For all of the foregoing reasons, I conclude that Glascoe has not raised any genuine dispute of material fact. And, even when all disputed facts are resolved in Glascoe’s favor, no reasonable jury could conclude that Officer Sowers violated Glascoe’s rights under the Eighth Amendment through his application of pepper spray.


Even if Glascoe’s Eighth Amendment right had been violated, Officer Sowers is entitled to qualified immunity.

The doctrine of qualified immunity shields government officers from liability for conduct that “does not violate clearly established statutory or constitutional rights of which a reasonable person would have known.” Harlowv.Fitzgerald, 457 U.S. 800, 818 (1982); accord Bland v. Roberts, __F.3d __, 2013 WL 5228033, No. 12-1671, slip op. at 52 (4th Cir. Sep. 18, 2013). Thus, “officers who commit constitutional violations but who, in light of clearly established law, could reasonably believe that their actions were lawful” are entitled to immunity from suit. Henry v. Purnell, 652 F.3d 524, 531 (4th Cir. 2011) (en banc), cert. denied, __U.S. __, 132 S.Ct. 781 (2011); accord Durham v. Horner, 690 F.3d 183, 188 (4th Cir. 2012).

The qualified immunity analysis can be separated into two inquiries: (1) whether the facts alleged, “[t]aken in the light most favorable to the party asserting the injury . . . show the officer’s conduct violated a [federal] right, ” Saucier v. Katz, 533 U.S. 194, 201 (2001); and (2) whether the right at issue “was clearly established in the specific context of the case—that is, [whether] it was clear to a reasonable officer that the conduct in which he allegedly engaged was unlawful in the situation he confronted.” Merchant v. Bauer, 677 F.3d 656, 662 (4th Cir. 2012) (citation omitted). Courts may exercise “their sound discretion in deciding which of the two prongs of the qualified immunity analysis should be addressed first in light of the circumstances in the particular case at hand.” Pearson v. Callahan, 555 U.S. 223, 236 (2009).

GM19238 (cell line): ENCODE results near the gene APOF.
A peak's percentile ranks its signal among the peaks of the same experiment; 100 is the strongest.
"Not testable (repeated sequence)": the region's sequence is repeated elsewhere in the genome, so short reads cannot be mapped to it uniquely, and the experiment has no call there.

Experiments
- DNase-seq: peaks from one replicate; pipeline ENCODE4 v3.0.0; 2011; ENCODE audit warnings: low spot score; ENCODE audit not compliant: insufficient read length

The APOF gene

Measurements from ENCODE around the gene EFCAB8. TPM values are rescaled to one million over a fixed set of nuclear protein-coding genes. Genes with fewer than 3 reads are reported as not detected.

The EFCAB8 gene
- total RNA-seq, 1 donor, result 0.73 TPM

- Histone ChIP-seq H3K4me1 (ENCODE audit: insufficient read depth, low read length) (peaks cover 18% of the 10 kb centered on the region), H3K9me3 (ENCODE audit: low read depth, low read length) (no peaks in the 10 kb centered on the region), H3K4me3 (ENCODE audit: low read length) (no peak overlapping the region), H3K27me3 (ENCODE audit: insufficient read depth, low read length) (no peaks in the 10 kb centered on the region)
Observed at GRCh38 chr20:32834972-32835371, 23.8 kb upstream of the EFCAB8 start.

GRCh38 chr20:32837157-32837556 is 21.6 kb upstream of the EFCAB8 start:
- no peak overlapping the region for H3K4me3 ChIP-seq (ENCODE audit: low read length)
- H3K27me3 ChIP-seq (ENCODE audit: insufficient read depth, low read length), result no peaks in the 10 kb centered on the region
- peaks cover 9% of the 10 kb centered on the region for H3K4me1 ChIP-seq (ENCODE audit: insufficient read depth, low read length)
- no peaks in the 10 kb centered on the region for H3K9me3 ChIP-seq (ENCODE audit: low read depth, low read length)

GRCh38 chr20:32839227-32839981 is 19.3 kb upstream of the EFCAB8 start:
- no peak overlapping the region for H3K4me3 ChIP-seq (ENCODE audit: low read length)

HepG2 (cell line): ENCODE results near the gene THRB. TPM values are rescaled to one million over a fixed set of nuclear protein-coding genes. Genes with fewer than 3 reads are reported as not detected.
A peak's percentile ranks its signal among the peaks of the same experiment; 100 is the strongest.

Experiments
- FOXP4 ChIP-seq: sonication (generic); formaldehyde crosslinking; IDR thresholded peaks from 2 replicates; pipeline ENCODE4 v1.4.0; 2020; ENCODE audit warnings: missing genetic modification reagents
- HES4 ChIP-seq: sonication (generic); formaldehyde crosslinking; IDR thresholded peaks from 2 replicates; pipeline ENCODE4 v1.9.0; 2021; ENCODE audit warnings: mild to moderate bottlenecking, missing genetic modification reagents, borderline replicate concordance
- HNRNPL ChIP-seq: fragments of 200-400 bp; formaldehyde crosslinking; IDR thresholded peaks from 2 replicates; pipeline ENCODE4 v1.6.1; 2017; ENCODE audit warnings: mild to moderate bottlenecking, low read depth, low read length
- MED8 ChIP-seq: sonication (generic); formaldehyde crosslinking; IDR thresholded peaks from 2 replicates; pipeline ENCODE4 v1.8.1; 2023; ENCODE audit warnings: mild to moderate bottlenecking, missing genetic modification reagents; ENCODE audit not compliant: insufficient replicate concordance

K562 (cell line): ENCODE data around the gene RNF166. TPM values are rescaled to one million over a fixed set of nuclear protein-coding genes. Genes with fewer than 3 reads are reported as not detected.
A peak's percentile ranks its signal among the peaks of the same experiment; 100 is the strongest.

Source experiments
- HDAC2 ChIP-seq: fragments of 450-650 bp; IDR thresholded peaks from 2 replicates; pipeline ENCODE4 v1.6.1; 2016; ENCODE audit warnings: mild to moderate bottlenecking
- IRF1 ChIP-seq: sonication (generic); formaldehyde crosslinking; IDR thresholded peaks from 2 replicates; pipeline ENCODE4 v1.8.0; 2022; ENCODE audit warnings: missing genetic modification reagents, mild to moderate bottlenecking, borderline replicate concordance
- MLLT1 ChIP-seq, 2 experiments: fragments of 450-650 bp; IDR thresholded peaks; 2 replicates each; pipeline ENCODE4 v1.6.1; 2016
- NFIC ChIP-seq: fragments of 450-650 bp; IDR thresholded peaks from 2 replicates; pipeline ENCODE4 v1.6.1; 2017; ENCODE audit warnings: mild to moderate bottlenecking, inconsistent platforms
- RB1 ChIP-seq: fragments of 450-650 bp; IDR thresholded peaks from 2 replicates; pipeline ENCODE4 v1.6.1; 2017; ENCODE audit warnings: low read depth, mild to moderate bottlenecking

If there is a violation of a constitutional right, the court’s next step is to “ask whether the right was clearly established. . . . in light of the specific context of the case, not as to a broad general proposition.” Saucier, 533 U.S. at 201. This requirement helps balance two important interests: “the need to hold public officials accountable when they exercise power irresponsibly and the need to shield officials from harassment, distraction, and liability when they perform their duties responsibly.” Pearson, 555 U.S. at 231.